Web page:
of farming and fishing as viable career paths. Currently the group involved in agriculture is an aging one and if the industry is to be sustainable young people would have to be encouraged to become involved. The current administration has repeatedly expressed its concern about the country’s food import cost and has stated its intention to reduce the figure by about 10% annually. Because Trinidad and Tobago does not have the land space to grow the amount of the carbohydrate staples used by local consumers one of the solutions being considered is importing more food from within the region. With this is mind the government has held talks with other regional governments regarding importing certain food items and vice versa. Discussions were held as recently as February of this year between this country’s Minister of State in the Ministry of
Food Production and the Agriculture Minister of Guyana, because Guyana is a country that has much more space for farming. The discussion centred around the importation of staples such as rice, potatoes, onions and beef from Guyana. The government is considering funding large-scale farms in the South American nation to produce the staples that this country needs. This is expected to greatly reduce the food import bill. If more food can be grown locally or at least in the region then there will be less need for the country’s busy agri-processing industry to import the fruits and other foods needed for this industry to thrive. At the moment most of what they use is imported because it is not available locally in the quantities or quality required. This would also assist in reduced the import bill and improving the import to export ratio.
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ABSTRACT BUSINESS GUIDE
IS TRINIDAD’S CRIME PROBLEM AFFECTING TOBAGO’S TOURISM NEGATIVELY? Written by Leah Lewis
obago possesses raw and unwavering beauty and is fast becoming a formidable tourist power house in its own right. Like any other tourist destination, amidst the sea, sand and sun lies the unnerving stigma of crime. Tourists travelling to Tobago, especially those visiting crime hot spots such as bars and nightclubs are more susceptible to robbery. Additionally, casual drug use by tourists has also increased the drug trade and further fuels violent crime. Indeed, crime in Trinidad and Tobago is not simply a domestic issue whose effect remains limited to this country’s borders. Several countries including the United Kingdom and Australia have issued travel advisories warning their citizens about the level of crime here. It should be noted that from a statistical and quali-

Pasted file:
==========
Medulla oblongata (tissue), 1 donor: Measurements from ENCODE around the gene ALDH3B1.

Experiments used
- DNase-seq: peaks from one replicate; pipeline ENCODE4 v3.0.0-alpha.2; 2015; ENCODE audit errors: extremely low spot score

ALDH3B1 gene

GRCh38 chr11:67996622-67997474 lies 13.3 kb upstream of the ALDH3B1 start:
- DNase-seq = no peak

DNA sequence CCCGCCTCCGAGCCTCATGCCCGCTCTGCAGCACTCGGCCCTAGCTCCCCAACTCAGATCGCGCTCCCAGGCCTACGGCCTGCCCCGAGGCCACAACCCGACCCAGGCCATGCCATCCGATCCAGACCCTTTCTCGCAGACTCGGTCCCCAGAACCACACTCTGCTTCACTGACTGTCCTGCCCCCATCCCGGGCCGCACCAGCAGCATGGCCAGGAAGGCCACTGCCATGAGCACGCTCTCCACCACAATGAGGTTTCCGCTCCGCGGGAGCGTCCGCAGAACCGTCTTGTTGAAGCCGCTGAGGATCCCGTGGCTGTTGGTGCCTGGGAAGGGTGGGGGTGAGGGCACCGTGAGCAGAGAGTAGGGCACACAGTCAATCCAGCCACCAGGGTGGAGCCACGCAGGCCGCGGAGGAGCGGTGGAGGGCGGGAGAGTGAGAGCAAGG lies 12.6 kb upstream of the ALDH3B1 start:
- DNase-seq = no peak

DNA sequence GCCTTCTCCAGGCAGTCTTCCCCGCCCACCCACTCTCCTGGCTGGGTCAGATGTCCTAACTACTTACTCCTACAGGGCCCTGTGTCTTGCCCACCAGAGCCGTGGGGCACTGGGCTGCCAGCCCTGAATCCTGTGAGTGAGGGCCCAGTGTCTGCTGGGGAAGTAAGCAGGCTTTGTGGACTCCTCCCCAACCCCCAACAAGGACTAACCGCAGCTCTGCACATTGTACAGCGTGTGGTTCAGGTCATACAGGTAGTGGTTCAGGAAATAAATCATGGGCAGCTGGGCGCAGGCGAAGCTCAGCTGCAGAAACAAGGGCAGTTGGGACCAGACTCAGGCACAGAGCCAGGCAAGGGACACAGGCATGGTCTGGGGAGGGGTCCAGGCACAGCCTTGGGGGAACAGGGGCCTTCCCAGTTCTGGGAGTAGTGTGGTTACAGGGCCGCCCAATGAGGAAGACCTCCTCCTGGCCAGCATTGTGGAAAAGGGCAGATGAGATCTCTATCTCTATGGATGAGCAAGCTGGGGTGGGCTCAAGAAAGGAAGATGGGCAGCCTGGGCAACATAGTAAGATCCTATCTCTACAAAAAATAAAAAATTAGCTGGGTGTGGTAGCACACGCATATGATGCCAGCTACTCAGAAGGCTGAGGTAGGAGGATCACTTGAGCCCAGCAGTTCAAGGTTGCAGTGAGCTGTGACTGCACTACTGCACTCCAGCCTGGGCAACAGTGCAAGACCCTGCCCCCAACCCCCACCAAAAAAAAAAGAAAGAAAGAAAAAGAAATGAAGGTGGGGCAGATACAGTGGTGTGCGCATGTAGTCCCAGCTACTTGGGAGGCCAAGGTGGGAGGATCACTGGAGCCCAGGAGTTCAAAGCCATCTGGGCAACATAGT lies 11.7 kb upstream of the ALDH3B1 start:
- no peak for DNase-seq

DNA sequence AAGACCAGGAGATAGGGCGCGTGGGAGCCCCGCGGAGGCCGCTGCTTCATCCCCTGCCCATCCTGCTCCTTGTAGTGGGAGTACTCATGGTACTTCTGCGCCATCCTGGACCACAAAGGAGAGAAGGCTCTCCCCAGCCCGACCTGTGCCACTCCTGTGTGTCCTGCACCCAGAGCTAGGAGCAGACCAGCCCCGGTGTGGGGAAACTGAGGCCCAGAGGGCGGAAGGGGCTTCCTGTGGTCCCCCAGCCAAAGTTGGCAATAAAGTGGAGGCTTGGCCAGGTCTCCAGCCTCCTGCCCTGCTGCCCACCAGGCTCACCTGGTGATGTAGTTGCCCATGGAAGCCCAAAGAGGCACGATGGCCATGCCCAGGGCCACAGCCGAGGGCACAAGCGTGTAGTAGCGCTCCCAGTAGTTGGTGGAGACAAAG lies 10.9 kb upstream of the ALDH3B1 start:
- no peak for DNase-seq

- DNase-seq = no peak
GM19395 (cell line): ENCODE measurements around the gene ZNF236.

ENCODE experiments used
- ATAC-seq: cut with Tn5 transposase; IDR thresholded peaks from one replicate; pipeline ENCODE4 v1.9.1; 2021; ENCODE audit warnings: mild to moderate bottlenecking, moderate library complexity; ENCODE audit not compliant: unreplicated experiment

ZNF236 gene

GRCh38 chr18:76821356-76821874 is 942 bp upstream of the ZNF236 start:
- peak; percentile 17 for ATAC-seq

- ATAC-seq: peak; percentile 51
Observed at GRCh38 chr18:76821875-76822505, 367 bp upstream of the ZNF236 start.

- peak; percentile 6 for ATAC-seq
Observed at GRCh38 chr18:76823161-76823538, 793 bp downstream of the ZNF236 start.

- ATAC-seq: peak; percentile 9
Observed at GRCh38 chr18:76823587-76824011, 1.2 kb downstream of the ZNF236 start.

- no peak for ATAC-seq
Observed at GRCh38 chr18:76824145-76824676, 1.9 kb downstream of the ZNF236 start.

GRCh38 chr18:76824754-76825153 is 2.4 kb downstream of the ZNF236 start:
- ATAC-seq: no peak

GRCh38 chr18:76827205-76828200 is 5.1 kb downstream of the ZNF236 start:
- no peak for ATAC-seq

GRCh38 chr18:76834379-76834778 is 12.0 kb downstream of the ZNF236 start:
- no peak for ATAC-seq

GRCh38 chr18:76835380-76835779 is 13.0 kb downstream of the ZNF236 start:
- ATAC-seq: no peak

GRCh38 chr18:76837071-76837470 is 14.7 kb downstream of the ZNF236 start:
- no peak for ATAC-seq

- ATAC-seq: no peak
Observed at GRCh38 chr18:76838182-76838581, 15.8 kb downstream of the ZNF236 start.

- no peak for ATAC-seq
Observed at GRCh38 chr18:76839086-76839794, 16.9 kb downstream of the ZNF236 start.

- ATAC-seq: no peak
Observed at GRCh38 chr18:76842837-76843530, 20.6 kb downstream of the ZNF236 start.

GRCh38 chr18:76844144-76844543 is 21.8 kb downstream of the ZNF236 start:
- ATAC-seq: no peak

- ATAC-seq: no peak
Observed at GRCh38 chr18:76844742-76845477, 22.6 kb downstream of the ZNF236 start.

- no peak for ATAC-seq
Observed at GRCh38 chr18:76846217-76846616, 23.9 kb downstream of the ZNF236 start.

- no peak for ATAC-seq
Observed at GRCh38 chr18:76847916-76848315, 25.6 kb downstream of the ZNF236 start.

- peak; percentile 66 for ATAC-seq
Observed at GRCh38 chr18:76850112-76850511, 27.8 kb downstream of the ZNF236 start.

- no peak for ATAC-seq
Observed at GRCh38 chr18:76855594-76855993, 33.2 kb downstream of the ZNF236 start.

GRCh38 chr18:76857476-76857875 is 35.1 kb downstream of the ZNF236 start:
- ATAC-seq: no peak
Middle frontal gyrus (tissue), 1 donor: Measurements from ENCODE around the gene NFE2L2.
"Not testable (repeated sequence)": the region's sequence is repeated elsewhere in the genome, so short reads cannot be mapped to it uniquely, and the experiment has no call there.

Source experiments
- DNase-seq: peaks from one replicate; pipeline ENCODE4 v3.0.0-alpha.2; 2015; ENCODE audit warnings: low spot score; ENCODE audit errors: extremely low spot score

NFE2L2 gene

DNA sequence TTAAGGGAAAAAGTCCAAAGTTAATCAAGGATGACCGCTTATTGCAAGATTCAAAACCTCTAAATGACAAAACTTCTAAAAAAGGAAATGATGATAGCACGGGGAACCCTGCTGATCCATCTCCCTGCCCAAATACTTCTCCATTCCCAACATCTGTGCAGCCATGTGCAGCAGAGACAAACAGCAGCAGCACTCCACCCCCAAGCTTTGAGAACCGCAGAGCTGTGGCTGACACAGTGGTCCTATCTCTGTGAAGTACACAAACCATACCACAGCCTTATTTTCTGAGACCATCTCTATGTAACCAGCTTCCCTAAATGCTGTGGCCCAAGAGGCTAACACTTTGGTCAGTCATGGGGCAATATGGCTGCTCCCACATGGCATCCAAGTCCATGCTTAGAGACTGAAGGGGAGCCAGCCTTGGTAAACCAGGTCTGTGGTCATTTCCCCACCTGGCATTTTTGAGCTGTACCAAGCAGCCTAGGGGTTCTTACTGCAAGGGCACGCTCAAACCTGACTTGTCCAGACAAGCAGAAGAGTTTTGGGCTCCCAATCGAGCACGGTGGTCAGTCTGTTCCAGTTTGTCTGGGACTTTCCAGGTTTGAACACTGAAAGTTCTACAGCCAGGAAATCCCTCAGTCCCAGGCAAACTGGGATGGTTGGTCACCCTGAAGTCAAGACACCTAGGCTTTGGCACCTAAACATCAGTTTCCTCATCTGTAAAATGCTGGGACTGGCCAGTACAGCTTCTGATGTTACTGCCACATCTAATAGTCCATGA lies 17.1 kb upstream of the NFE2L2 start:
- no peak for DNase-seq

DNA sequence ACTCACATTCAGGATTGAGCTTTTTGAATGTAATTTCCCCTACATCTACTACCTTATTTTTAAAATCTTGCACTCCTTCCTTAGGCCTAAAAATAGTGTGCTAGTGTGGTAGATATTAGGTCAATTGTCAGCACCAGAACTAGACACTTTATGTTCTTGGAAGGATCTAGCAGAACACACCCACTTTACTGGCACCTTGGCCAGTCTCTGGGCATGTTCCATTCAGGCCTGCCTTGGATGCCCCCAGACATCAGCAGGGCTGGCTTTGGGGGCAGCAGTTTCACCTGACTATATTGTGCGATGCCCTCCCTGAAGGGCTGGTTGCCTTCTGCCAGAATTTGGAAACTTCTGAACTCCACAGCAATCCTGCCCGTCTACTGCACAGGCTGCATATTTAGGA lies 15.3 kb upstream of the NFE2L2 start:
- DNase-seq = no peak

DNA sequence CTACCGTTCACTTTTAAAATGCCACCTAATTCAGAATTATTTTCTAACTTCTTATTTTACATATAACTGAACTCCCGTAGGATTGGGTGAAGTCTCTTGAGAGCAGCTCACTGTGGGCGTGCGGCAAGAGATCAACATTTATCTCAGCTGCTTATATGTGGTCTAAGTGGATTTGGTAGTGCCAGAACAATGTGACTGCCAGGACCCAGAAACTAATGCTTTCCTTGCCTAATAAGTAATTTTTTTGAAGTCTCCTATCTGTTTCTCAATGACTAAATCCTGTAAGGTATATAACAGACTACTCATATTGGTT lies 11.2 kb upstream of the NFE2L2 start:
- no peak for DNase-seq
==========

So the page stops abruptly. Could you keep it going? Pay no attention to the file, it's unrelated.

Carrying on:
tic in nature. A significant and growing sect of this violence is a direct result of the influence of gangs, illegal narcotics and firearms. Many crimes go unreported and there are instances in which crimes are reported but not documented. In recent times, there has been a migration of these criminal elements to the sister isle of Tobago. As a result, there have been increased reports of murder, home invasion and petty theft in Tobago. There is no doubt that crime in Trinidad affects the overall reputation of Trinidad and Tobago within the international community. The impact of national crime and its effect on Tobago’s tourism is a result of Trinidad’s crime rate. This is the tourism cost that Tobago is now being made to pay. According to Councillor Deon Isaac, Assistant Secretary working out
Many crimes go unreported and there are instances in which crimes are reported but not documented tative stand point the status of crime in Trinidad versus Tobago mirrors a stark unequal paradigm. This begs the question of whether Tobago bears the tourism cost for Trinidad’s spiralling crime rate. The majority of violent criminal activity such as homicides, kidnappings and assaults/sexual assaults that occurs in Trinidad is gang/drug related or domes-
of the Chief Secretary’s office, “The impact of potential declining numbers of international arrivals in Tobago is a direct result of the crime situation in Trinidad.” He noted that visitors should be made aware of the disparity in crime levels betwixt Trinidad and Tobago. Isaac spoke specifically to the issue of travel advisories that are issued by embassies of foreign countries. He made the